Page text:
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Side 321 - ... Cromwell, I did not think to shed a tear In all my miseries ; but thou hast forc'd me, Out of thy honest truth, to play the woman. Let's dry our eyes : and thus far hear me, Cromwell ; And, when I am forgotten, as I shall be, And sleep in dull cold marble, where no mention Of me more must be heard of, say, I taught thee, Say Wolsey, that once trod the ways of glory, And sounded all the depths and shoals of honor...
Side 128 - I wanted to live deep and suck out all the marrow of life, to live so sturdily and Spartan-like as to put to rout all that was not life, to cut a broad swath and shave close, to drive life into a corner, and reduce it to its lowest terms, and, if it proved to be mean, why then to get the whole and genuine meanness of it, and publish its meanness to the world; or if it were sublime, to know it by experience, and be able to give a true account of it in my next excursion.
Side 322 - My conscience hath a thousand several tongues, And every tongue brings in a several tale, And every tale condemns me for a villain. Perjury, perjury, in the high'st degree; Murder, stern murder in the dir'st degree; All several sins, all us'd in each degree, Throng to the bar, crying all, 'Guilty, guilty!
Side 5 - His coal-black curls as on he rode, As he rode down to Camelot. From the bank and from the river He flash'd into the crystal mirror, " Tirra lirra," by the river Sang Sir Lancelot.
Side 4 - As often thro' the purple night, Below the starry clusters bright, Some bearded meteor, trailing light, Moves over still Shalott. His broad clear brow in sunlight...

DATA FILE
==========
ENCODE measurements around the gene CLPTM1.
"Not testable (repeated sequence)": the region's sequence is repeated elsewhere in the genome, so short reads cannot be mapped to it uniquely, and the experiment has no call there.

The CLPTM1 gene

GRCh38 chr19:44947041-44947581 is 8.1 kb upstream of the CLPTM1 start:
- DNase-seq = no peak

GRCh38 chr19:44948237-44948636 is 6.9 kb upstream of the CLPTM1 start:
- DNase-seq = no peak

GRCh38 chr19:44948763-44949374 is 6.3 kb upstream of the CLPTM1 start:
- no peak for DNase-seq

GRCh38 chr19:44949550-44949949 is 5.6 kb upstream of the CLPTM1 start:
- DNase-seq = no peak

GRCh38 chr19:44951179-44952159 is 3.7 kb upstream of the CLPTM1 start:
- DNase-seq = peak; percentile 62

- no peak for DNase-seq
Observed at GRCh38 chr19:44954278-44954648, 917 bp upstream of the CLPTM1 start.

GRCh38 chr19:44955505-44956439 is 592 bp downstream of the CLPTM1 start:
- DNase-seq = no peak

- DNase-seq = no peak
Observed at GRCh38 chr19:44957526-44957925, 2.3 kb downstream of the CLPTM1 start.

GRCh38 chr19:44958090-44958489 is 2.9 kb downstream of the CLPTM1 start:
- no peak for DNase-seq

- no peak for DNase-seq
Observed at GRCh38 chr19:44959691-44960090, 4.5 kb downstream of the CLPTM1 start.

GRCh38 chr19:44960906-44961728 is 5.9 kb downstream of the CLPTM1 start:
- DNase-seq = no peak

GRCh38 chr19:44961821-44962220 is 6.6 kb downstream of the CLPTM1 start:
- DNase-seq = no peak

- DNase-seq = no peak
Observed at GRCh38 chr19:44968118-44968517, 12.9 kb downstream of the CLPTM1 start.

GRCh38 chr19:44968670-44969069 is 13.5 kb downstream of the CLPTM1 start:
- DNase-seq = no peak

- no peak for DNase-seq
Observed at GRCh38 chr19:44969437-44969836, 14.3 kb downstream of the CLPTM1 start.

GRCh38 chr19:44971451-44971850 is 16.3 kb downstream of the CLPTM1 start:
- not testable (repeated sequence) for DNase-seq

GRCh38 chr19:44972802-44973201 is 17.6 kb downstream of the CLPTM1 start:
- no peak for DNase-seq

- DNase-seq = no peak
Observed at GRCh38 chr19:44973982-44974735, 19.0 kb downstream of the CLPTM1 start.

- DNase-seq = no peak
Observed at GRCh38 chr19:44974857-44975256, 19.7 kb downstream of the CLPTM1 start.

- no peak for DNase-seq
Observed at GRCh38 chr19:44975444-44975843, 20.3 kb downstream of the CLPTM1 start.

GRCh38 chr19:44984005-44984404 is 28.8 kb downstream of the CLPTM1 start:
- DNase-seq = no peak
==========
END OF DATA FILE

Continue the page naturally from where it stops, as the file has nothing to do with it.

Side 374 - I sighed for thee ; When light rode high, and the dew was gone, And noon lay heavy on flower and tree, And the weary Day turned to his rest Lingering like an unloved guest, I sighed for thee. Thy brother Death came, and cried Wouldst thou me...
Side 204 - And every shepherd tells his tale Under the hawthorn in the dale. Straight mine eye hath caught new pleasures Whilst the landscape round it measures ; Russet lawns and fallows gray, Where the nibbling flocks do stray ; Mountains, on whose barren breast The labouring clouds do often rest ; Meadows trim with daisies pied, Shallow brooks and rivers wide : Towers and battlements it sees Bosom'd high in tufted trees, Where perhaps some beauty lies, The cynosure of neighbouring eyes.
Side 130 - For, don't you mark ? we're made so that we love First when we see them painted, things we have passed Perhaps a hundred times nor cared to see; And so they are better, painted — better to us, Which is the same thing. Art was given for that; God uses us to help each other so, Lending our minds out.